There was one way out. She knew it—she’d always known it—but by August, she was thinking about New Orleans relentlessly. The morning of Founder’s Day, already dreading returning to the Duponts’, she nudged Stella across the bed and said, “Let’s go.”

Stella groaned, rolling over, the sheets knotted around her ankles. She’d always been a wild sleeper, prone to nightmares she never talked about.

“Where?” Stella said.

“You know where. I’m tired of talkin about it, let’s just go.”

She was beginning to feel as if an escape door had appeared before
her, and if she waited any longer, it might disappear forever. But she couldn’t go without Stella. She’d never been without her sister and part of her wondered if she could even survive the separation.

“Come on,” she said. “Do you wanna be cleanin after the Duponts forever?”

She would never know for sure what did it. Maybe Stella was also bored. Maybe, practical as she was, Stella recognized that they could earn more money in New Orleans, send it home and help Mama better that way. Or maybe she’d seen that escape door vanishing too and realized that everything she wanted existed outside of Mallard. Who cared why she changed her mind? All that mattered was that Stella finally said, “Okay.”

All afternoon, the twins lingered at the Founder’s Day picnic, Desiree feeling like she might burst open from carrying their secret. But Stella seemed just as calm as usual. She was the only person Desiree ever shared her secrets with. Stella knew about the tests Desiree had failed, how she’d forged her mother’s signature on the back instead of showing her. She knew about all the knickknacks Desiree had stolen from Fontenot’s—a tube of lipstick, a pack of buttons, a silver cuff link— because she could, because it felt nice, when the mayor’s daughter fluttered past, knowing that she had taken something from her. Stella listened, sometimes judged, but never told, and that was the part that mattered most. Telling Stella a secret was like whispering into a jar and screwing the lid tight. Nothing escaped her. But she hadn’t imagined then that Stella was keeping secrets of her own.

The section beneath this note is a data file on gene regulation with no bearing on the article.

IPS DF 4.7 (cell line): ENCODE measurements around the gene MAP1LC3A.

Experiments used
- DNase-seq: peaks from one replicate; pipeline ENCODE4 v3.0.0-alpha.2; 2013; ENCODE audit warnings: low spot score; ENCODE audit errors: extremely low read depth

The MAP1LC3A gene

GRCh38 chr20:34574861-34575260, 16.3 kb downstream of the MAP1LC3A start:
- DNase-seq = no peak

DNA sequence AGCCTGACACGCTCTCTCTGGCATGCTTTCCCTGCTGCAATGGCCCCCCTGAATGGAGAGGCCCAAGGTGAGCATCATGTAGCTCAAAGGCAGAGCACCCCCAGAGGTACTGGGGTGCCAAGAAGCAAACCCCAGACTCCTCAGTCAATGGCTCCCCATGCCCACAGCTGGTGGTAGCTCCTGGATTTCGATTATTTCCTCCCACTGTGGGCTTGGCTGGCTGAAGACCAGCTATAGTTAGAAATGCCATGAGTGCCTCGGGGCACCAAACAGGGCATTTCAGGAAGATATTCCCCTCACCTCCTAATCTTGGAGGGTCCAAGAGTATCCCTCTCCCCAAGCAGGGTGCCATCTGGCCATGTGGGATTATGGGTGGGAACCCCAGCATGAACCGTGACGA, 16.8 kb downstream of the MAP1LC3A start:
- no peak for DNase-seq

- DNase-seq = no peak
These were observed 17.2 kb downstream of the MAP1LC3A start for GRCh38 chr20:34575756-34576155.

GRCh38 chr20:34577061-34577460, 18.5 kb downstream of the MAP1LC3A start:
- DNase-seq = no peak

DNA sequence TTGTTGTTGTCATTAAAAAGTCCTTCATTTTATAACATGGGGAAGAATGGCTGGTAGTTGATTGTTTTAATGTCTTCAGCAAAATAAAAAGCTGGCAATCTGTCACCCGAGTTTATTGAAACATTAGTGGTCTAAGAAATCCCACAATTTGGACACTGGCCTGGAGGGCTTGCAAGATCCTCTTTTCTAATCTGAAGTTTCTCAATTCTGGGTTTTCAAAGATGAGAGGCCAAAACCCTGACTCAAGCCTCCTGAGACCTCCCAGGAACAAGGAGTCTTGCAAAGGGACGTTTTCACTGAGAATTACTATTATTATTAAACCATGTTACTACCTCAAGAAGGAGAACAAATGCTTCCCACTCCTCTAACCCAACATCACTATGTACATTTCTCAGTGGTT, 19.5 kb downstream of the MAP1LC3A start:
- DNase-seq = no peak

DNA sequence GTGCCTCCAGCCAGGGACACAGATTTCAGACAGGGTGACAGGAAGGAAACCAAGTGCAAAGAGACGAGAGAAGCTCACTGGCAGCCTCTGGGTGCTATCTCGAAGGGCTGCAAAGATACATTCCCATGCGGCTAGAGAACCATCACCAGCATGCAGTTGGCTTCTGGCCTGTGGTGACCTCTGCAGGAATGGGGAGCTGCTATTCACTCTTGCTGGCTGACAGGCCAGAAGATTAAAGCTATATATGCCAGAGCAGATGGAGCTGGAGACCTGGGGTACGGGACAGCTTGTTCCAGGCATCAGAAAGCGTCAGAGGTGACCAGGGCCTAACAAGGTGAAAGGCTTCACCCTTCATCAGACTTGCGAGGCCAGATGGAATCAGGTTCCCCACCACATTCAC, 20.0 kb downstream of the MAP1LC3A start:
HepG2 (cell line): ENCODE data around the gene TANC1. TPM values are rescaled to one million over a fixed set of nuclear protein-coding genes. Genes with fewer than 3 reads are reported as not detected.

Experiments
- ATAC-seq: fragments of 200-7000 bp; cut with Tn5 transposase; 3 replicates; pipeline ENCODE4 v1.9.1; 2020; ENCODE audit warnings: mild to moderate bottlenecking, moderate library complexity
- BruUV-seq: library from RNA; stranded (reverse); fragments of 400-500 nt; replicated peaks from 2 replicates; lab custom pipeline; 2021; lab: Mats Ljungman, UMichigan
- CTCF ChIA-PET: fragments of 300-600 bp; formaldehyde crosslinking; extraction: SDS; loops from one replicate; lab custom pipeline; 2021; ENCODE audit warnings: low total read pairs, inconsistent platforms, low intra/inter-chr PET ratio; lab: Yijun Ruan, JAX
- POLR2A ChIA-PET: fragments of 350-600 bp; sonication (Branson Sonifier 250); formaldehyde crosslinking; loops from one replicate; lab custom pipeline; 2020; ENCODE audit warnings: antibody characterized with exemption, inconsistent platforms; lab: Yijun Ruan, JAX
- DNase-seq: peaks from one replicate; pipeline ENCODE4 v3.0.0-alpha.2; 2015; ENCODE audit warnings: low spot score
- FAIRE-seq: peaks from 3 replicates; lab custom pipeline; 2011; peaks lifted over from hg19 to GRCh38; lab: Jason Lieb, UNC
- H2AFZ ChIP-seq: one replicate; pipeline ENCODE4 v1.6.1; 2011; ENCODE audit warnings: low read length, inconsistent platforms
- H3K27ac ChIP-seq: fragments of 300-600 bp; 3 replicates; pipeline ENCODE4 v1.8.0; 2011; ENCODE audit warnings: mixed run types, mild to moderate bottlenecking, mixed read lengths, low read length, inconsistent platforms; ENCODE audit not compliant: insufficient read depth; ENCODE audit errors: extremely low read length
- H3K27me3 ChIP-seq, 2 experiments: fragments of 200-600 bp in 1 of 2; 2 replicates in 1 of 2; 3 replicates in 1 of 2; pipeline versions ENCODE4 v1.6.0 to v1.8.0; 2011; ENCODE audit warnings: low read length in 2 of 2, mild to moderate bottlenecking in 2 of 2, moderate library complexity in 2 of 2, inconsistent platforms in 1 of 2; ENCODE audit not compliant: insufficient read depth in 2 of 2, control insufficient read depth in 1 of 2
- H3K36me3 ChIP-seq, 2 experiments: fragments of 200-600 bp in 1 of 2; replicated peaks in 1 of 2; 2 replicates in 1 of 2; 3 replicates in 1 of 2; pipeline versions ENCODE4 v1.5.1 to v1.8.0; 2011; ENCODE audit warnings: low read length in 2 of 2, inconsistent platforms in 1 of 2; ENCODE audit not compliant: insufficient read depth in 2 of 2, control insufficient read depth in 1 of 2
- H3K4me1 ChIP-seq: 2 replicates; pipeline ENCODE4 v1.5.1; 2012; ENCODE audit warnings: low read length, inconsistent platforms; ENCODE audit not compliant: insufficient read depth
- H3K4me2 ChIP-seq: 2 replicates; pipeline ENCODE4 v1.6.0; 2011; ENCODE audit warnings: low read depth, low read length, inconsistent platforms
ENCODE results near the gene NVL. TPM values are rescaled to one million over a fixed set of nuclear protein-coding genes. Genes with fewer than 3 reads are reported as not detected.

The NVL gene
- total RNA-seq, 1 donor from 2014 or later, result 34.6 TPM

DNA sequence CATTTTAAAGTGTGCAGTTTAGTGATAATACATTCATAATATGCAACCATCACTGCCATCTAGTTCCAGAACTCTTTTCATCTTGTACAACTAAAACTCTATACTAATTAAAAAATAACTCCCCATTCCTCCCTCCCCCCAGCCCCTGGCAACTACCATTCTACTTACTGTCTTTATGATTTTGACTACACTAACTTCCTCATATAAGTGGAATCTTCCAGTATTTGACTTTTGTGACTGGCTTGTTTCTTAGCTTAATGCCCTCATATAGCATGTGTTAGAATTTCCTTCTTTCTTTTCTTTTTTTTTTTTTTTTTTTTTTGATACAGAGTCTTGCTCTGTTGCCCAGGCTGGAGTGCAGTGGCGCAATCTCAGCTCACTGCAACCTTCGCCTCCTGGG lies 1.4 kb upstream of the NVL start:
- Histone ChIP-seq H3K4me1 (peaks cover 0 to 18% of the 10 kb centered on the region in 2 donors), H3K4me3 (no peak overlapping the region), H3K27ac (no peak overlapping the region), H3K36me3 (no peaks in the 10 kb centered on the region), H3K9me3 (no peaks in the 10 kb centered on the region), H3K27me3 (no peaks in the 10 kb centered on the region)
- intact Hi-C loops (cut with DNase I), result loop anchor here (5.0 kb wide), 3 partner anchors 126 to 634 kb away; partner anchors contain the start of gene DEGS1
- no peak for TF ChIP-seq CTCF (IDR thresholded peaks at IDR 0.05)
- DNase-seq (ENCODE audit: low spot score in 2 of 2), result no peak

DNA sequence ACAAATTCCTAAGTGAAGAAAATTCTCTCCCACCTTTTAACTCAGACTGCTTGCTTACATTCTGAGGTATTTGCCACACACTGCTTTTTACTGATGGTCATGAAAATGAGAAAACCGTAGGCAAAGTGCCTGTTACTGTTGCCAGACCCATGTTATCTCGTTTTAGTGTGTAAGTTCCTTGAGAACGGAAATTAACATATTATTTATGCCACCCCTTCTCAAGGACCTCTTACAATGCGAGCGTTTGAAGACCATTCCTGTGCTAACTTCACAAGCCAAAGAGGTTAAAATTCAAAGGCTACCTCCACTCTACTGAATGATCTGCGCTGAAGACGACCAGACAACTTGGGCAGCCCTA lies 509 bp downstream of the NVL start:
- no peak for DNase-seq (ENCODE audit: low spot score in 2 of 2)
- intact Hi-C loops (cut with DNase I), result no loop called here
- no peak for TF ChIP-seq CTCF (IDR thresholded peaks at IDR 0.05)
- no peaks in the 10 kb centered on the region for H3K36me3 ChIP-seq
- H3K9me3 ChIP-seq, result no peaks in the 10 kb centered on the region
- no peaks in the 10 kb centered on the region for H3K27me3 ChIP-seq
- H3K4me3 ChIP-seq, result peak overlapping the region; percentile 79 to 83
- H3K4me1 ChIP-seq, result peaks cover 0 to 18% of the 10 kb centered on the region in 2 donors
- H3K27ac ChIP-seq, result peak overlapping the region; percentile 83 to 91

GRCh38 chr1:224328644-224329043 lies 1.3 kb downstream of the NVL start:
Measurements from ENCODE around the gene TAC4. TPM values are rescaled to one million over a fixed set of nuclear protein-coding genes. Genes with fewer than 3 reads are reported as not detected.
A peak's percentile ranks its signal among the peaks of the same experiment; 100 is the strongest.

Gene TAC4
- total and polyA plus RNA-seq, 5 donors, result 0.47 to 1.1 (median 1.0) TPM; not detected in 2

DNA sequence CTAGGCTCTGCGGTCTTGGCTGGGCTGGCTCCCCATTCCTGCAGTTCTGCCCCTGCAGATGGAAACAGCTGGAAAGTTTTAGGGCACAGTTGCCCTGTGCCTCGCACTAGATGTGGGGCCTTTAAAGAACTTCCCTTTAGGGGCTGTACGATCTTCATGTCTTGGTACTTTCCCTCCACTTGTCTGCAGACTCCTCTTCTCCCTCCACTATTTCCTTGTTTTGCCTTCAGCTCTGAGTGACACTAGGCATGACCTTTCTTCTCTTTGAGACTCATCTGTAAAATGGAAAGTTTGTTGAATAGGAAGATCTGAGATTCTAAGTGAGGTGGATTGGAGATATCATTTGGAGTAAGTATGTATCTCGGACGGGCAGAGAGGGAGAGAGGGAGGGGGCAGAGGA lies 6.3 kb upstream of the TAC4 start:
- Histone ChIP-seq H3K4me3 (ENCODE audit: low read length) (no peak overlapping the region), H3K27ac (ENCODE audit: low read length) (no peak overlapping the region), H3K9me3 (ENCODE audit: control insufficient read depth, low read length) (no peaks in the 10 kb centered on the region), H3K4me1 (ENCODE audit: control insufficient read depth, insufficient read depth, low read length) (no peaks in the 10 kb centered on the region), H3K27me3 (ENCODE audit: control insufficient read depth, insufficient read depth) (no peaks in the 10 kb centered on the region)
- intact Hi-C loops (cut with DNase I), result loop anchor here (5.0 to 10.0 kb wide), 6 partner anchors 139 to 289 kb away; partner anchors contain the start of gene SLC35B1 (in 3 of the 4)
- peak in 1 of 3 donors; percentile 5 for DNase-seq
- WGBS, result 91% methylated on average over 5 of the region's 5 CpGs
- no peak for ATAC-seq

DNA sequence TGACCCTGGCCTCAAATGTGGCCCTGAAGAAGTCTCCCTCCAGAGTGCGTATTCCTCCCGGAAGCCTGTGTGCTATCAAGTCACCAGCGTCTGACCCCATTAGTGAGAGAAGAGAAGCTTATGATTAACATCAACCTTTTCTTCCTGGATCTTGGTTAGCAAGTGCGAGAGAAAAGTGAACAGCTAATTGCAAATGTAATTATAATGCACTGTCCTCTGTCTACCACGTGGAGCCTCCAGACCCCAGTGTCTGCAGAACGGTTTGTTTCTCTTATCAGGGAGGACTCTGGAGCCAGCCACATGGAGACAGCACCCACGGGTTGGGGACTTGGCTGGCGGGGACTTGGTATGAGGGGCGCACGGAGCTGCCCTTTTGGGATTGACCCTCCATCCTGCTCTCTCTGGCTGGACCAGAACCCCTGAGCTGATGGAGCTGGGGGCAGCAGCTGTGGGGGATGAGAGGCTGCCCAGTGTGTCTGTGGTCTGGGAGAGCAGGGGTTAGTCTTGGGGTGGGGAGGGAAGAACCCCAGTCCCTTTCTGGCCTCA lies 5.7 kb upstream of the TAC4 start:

Days after the Vignes twins left Mallard, the river flooded, turning all the roads to muck. If they’d waited a day longer, the storm would’ve flushed them out. If not rain, then the mud. They would’ve trudged halfway down Partridge Road, then thought, forget it. They weren’t tough girls. Wouldn’t have lasted five miles down a muddy country road—they would’ve returned home, drenched, and fallen
asleep in their beds, Desiree admitting that she’d been impulsive, Stella that she was only being loyal. But it didn’t rain that night. The sky was clear when the twins left home without looking back.


O
N THE MORNING
Desiree returned, she got herself half lost on the way to her mother’s house. Being half lost was worse than being fully lost—it was impossible to know which part of you knew the way. Partridge Road bled into the woods and then what? A turn at the river but which direction? A town always looked different once you’d returned, like a house where all the furniture had shifted three inches. You wouldn’t mistake it for a stranger’s house but you’d keep banging your shins on the table corners. She paused in the mouth of the woods, overwhelmed by all those pine trees, stretching on endlessly. She tried to search for anything familiar, fiddling with her scarf. Through the gauzy blue fabric, you could barely see the bruise.

“Mama?” Jude said. “We almost there?”

She was gazing up at Desiree with those big moon eyes, looking so much like Sam that Desiree glanced away.

“Yes,” she said. “Almost.”

“How much more?”

“Just a little while, baby. It’s right through these woods. Mama’s just catchin her bearings, that’s all.”

The first time Sam hit her, Desiree started to think about returning home. They’d been married three years then, but she still felt like they were honeymooners. Sam still made her shiver when he licked icing off her finger or kissed her neck while she pouted into her lipstick. Washington, D.C., had started to feel like a type of home, where she might be able to imagine the rest of her life playing out without Stella in it. Then, one spring night, six years ago, she’d forgotten to sew a button on his shirt, and when he reminded her, she told him that
she was too busy cooking dinner, he’d have to sew it himself. She was tired from work; it was late enough that she could hear
The Ed Sullivan Show
in the living room, Diahann Carroll trilling “It Had to Be You.” She lowered the chicken into the oven, and when she turned, Sam’s hand smashed hot against her mouth. She was twenty-four years old. She had never been slapped in the face before.

“Leave him,” her friend Roberta told her over the phone. “You stay, he thinks he can get away with it.”